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How to develop your leadership skills and become a great team manager

We remember good managers the way we remember good teachers from school. We remember certain things they taught us, how they handled situations, and how they inspired us to work hard. We remember bad managers the way we remember bad teachers from school; people who terrified or bored us, hindered our development and made us resent Monday mornings.

But what makes a good manager, and how do you become one?

Our top tips will help you to find the balance between being assertive and getting the job done, and building genuine relationships and a positive team culture.


We’re all motivated by different things - some people look for recognition, others look for reward, and some just want to continually better themselves.

But regardless of what motivates them, very few people like being told what to do without an explanation as to why they’re doing it. Outlining the vision of the team – or wider organisation - as well as individual measurable objectives not only makes everyone feel like they’re part of something bigger, but gives them something tangible to work towards. You’ll find people are more willing to roll their sleeves up when they really feel like they’re part of a team and contributing to a shared goal that they can be proud of.

Make sure everyone on your team knows what part they’re playing to reach the overall goal, and that they have the skills and tools to get there. Explain how much is expected from them with clearly defined deadlines, and explain why it’s needed and what difference it will make.


Pushing people out of their comfort zone can be a great way to help them develop, but pushing too hard and too soon can be detrimental to their productivity and their confidence. Take small steps when delegating work that might feel alien to them, reassure them that they’ve been allocated that job because you know they’re capable of completing it, and offer continual support to keep them on the right track.

If something doesn’t go to plan, make it clear that you share the responsibility and work together to fix it. Recognise where you may be able to give additional coaching and support so you can both learn from what went wrong.

Remember to use positive language when allocating tasks. Point out why they should do it and what it will achieve, not why they shouldn’t and what consequences will follow if they don’t.

Lead by example

The ‘because I said so’ approach isn’t an effective approach to engage your team. Consider what you want and expect from your team and behave accordingly. If you’re constantly turning up late or missing deadlines, there’s no reason your team won’t do the same. If you work hard and treat every individual on the team with respect, chances are they’ll follow suit.

Show what you expect through your own actions and be willing to do the less enjoyable jobs from time to time.


Being a strong and effective communicator is arguably the most important characteristic of a good manager. But it’s important to remember that communication is a two way street; it’s one thing being clear with your directions, but it’s equally important to listen. Find out how your team members feel about what task they’ve been allocated. Are they clear and capable, and do they have enough time to do a great job?

These conversations will differ hugely from person to person, so be ready to ask questions and use your investigative skills to really find out how people relate to their work, giving them encouragement and support along the way.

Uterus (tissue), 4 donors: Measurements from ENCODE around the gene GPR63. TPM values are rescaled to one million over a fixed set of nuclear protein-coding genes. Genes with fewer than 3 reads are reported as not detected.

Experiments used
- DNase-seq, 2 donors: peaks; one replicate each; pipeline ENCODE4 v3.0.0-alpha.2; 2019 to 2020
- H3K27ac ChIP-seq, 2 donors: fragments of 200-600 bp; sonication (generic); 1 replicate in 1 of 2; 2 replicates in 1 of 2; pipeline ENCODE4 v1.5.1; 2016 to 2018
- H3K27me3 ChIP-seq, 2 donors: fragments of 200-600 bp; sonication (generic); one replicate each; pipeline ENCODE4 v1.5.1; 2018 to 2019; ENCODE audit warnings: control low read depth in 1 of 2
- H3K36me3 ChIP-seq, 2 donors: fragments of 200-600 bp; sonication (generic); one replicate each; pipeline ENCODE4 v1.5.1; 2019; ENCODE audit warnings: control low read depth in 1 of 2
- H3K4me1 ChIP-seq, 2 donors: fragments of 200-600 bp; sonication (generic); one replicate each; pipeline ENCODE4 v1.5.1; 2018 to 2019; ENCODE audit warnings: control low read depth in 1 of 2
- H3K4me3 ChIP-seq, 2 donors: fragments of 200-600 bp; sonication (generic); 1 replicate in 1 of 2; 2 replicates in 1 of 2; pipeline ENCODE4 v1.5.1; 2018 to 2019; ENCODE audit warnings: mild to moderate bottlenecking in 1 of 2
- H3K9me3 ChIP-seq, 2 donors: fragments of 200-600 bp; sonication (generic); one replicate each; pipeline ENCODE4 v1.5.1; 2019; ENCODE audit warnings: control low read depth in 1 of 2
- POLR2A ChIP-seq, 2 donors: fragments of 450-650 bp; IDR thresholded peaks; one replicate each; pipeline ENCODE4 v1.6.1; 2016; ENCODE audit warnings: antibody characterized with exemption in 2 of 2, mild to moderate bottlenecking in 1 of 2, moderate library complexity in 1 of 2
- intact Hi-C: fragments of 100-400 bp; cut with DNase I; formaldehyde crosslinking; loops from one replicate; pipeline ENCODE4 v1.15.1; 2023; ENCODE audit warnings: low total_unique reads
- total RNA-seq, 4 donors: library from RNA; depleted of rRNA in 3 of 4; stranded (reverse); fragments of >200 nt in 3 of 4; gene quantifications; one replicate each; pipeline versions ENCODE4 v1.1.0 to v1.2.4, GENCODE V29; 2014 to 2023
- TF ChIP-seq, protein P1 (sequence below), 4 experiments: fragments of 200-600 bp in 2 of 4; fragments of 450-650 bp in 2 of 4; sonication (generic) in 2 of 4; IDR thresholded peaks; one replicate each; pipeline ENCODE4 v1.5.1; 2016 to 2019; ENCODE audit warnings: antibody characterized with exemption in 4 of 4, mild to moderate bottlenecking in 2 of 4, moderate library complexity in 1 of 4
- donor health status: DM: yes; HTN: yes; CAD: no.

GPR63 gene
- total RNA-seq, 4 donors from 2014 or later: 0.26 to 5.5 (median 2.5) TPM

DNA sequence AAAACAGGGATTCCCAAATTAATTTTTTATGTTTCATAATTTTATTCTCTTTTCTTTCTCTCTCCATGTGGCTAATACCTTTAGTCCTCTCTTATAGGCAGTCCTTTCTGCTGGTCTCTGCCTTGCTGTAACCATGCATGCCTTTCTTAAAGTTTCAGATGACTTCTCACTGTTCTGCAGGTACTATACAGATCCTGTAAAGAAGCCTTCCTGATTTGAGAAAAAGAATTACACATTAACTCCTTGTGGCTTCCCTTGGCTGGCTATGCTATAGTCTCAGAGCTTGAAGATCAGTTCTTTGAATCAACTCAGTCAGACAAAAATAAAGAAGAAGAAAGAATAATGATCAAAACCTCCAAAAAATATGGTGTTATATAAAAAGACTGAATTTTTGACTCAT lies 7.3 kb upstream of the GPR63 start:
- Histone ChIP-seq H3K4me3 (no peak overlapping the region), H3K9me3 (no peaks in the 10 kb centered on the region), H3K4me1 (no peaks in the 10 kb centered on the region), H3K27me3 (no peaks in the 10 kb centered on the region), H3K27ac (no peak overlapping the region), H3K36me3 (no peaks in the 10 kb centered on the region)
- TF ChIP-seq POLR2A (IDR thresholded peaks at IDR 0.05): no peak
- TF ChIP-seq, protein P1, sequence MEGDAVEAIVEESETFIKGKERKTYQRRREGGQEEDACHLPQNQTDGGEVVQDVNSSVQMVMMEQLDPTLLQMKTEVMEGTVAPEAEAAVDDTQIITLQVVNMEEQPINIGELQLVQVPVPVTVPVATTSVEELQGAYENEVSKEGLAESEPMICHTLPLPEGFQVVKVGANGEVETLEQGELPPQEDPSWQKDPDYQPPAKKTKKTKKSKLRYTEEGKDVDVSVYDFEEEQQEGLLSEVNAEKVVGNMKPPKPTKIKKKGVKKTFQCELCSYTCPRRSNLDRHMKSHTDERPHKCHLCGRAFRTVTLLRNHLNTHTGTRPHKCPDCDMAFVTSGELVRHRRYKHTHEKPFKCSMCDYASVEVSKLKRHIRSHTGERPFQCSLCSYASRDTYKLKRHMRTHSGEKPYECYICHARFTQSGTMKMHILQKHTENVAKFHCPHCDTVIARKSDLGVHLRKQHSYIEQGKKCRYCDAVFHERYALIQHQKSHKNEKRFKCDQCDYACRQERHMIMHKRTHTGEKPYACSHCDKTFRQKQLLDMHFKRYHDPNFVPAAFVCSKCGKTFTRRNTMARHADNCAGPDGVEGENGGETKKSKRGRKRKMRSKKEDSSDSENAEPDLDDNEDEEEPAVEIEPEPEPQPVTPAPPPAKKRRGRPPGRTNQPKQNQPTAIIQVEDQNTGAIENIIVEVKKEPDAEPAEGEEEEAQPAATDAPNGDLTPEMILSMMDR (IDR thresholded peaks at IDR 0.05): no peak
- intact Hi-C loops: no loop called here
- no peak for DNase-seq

Feedback, recognise and reward

At the end of a project or a period of time, have an open and honest conversation about what went well, what could’ve gone better, and what you could both do next time to improve the outcome.

Analysing and reflecting together is a really effective way of addressing why something might have not have worked, and can shine a light on any gaps in skills, motivation or clarity that might be causing the problem.

Whether it’s been a team effort or an individual task, keep an eye out for people going above and beyond to get the job done, make it clear that it’s been noticed and appreciated. But be careful not to pile the praise on just one person - however small a part someone may have played, acknowledge everyone’s effort. Feedback is a useful tool for both sides of the table. Receiving feedback is essential if you want to continually improve as a leader, so don’t be afraid to ask for it.


When you think that you don’t have someone’s trust despite the effort you’ve put it, it can be frustrating, and you may feel like acting out and proving their lack of trust is deserved. Micromanaging can often inhibit performance as team members feel they haven’t been trusted with their own workload.

The better your relationship with your team, the more willing each team member will be to work hard. But working in a trusted environment is also really important for the team’s wellbeing. It needs to be clear that your door is open and that you’re available to talk if your team is facing difficulty, but also that you trust them to get the job done.

As much as someone may love their job, personal commitments or issues can often seem the most prominent factor in a person’s life, so having a general sense of what’s going on can allow you to be flexible and work around any problems, while also offering personal support when needed. It can be difficult to strike the right balance between offering support and giving someone the space they need, but demonstrating empathy and respect for their privacy can make a workplace feel safe.

The more you know about your employee, the better you can balance their strengths with what they enjoy most, which you’ll find are often the same thing.

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